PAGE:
This week's featured wine, Bluenose 2008 Dry Creek Valley Zinfandel ($25) is bold and brawny. Try it with Bruschetta with Cannellini Bean Puree & Spinach.


If our Wine of the Week, Bluenose 2008 Dry Creek Valley Zinfandel ($25), were an animal, it would be a Spanish bull, one that wins all its fights.

It also makes me think of the 1940s singer Kate Smith, belting out "When the Moon Comes Over the Mountain," or Ethel Merman having her way with "Everything's Coming Up Roses."

You get the picture. This wine is powerful and, at 16.5 percent alcohol, a tad pugnacious. It charges ahead fearlessly. From the bold way it fills your mouth on first sip to the warm heat of the lingering finish, this brawny zinfandel takes control of your palate instantly and never lets go.

When it comes to specific flavors, think dark, as in black licorice, dead-ripe blackberries, new black leather warmed by the sun. Within these flavors there are suggestions of dried Bing cherries, milk chocolate, dried tobacco and dark topsoil covered by dried leaves. There's a meaty quality, too, expressed in the wine's big fleshy tannins combined with the hint of leather. It's a wine you can chew, or almost.

So, how do you make a bruiser like this behave at the table? The two easiest ways are with dry-aged, well-marbled beef and with grilled ribs slathered with a classic Oakland-style barbecue sauce without too much heat. Try it with fajitas made with skirt steak and topped with roasted sweet peppers, or with seared rare skirt steak, mashed potatoes and wilted spinach.

Vegetarians should consider creamy polenta with either roasted carrots and parsnips or a rich mushroom ragout.

Beans, especially white beans, are another good way to go. In cooler weather, Tuscan white beans are a great match, as is rebollita, a similar but heartier dish that includes bread, and cassoulet.

Today's recipe is a good bridge between seasons. We're still spending a fair amount of time outside, which makes bruschetta, prepared on an outdoor grill, a good option. The flavors of the grill engage nicely with the wine, the bean puree warms you on a cool night and the spinach, somehow, makes it all sing.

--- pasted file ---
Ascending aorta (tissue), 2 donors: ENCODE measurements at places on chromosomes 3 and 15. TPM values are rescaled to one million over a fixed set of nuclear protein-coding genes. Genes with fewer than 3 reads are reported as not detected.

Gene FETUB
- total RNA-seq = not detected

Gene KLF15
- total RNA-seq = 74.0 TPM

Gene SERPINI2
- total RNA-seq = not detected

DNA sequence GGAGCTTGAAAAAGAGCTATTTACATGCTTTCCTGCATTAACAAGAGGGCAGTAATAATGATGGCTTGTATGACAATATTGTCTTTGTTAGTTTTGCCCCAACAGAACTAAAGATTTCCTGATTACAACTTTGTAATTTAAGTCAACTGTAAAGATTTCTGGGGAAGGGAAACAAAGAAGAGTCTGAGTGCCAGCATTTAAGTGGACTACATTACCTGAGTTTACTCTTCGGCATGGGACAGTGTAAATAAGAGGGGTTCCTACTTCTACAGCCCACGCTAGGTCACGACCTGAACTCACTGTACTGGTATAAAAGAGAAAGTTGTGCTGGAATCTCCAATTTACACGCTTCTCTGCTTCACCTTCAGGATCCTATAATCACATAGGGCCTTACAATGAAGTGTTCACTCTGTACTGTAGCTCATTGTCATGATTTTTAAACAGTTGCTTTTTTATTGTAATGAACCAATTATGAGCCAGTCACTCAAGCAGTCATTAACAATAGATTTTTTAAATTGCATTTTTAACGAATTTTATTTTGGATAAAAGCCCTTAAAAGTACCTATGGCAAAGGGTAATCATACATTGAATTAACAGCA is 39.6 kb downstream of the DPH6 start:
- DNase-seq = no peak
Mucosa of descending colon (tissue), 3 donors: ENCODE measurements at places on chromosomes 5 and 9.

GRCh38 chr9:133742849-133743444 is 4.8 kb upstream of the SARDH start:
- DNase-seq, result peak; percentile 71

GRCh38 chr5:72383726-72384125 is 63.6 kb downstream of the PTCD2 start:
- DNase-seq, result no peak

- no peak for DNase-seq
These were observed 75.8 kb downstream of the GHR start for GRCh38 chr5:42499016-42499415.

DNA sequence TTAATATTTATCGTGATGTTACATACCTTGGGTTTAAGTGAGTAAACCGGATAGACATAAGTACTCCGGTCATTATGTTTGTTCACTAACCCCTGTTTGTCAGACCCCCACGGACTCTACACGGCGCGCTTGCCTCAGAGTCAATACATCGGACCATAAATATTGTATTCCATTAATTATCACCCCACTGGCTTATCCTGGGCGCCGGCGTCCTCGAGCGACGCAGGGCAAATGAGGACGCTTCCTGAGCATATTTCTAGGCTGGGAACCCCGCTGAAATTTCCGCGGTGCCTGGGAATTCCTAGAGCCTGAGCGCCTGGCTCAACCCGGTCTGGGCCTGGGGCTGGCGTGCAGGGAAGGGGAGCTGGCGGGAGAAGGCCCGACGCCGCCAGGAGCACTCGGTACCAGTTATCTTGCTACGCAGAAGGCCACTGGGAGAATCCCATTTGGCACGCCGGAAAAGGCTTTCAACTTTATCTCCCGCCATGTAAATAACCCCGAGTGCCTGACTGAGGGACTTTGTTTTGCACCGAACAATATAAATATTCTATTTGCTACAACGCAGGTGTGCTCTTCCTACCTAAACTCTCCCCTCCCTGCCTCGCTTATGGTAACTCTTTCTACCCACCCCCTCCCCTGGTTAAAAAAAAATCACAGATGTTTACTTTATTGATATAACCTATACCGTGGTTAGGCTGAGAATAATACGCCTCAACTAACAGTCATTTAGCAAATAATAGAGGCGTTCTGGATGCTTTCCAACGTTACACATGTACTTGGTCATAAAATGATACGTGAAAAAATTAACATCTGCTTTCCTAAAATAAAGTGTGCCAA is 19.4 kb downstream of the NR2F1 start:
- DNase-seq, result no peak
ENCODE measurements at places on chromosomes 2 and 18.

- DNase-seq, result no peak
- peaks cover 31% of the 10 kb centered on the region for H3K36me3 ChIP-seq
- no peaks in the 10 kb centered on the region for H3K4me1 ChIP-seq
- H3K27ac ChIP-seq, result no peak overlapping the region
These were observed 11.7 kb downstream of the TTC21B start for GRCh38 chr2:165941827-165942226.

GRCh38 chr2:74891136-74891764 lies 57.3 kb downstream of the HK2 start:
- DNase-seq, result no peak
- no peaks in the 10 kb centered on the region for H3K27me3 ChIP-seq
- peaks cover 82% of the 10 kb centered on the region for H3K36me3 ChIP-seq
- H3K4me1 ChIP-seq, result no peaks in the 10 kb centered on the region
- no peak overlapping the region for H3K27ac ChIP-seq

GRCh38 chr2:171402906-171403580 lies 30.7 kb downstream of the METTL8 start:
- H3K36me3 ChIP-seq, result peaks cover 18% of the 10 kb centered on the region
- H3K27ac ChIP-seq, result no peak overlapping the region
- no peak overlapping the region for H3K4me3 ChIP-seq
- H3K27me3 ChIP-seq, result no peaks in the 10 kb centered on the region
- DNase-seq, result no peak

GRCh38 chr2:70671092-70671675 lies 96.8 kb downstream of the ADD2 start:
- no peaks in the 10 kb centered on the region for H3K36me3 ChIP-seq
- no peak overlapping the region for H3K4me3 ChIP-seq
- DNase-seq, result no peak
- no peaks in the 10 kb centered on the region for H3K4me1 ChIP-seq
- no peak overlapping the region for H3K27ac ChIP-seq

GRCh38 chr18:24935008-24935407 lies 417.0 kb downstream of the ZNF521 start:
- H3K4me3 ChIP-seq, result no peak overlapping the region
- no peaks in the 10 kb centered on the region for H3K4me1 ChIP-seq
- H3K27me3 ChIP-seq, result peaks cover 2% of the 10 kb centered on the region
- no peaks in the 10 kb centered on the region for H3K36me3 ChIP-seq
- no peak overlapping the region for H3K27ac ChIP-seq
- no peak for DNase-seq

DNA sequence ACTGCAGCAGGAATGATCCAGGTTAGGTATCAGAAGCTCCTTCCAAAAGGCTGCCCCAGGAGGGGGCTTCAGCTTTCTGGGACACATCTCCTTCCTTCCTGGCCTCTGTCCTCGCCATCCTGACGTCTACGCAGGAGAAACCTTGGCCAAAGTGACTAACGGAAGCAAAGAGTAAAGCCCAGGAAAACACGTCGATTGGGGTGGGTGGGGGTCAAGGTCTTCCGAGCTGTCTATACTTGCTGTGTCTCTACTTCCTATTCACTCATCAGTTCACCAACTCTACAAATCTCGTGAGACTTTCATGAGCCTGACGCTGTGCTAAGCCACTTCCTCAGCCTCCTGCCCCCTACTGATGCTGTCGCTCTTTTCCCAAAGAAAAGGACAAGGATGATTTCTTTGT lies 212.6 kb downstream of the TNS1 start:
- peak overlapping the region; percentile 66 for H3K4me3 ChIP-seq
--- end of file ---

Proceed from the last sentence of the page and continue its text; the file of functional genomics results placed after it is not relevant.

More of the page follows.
Bruschetta with Cannellini Bean Puree & Spinach

Makes about 4 servings

3 tablespoons olive oil

3 garlic cloves, crushed and minced

2 cups cooked cannellini or other white beans (see Note below)

-- Kosher salt

-- Black pepper in a mill

10 ounces young spinach leaves, rinsed but not dried (some water should cling to the leaves)

2 to 3 garlic cloves, pressed

4 to 6 thick slices of country-style bread, toasted or grilled

-- Extra virgin olive oil

-- Red pepper flakes, in a jar

Pour 2 tablespoons of the olive oil in a medium saute pan set over medium-low heat, add the minced garlic and saute for 1 minute. Add the beans and cook for 5 minutes, using a fork to stir and mash the beans into a pur?. As the beans cook, they may need a splash or two of water so that they don't dry out. The texture should be smooth and creamy. Taste the beans, season with salt and pepper, remove from the heat, cover and keep hot.

Working quickly, pour the remaining tablespoon of olive oil into a wok or large saute pan, add the spinach and the pressed garlic and cook over high heat until the spinach wilts, about 2 minutes. Use tongs to turn the spinach as it cooks. Remove from the stove.

Spread hot bean puree over the bread, top with spinach and set on individual plates or a platter. Drizzle a little extra virgin olive oil and serve immediately, with the red pepper flakes alongside.

Note: Cook cannellini beans in plenty of salted water until they are very tender, and let them cool in their cooking liquid. It is best to soak the beans overnight before cooking them. If you are pinched for time, you can make this dish with canned beans. If you do, drain them first.

Michele Anna Jordan hosts "Mouthful" each Sunday at 7 p.m. on KRCB 90.9 & 91.1 FM.

E-mail Jordan at

You'll find her blog, "Eat This Now," at